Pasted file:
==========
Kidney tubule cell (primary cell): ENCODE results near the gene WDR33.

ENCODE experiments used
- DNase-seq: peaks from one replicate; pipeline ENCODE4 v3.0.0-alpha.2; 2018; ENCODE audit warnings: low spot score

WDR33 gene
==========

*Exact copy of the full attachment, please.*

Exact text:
Kidney tubule cell (primary cell): ENCODE results near the gene WDR33.

ENCODE experiments used
- DNase-seq: peaks from one replicate; pipeline ENCODE4 v3.0.0-alpha.2; 2018; ENCODE audit warnings: low spot score

WDR33 gene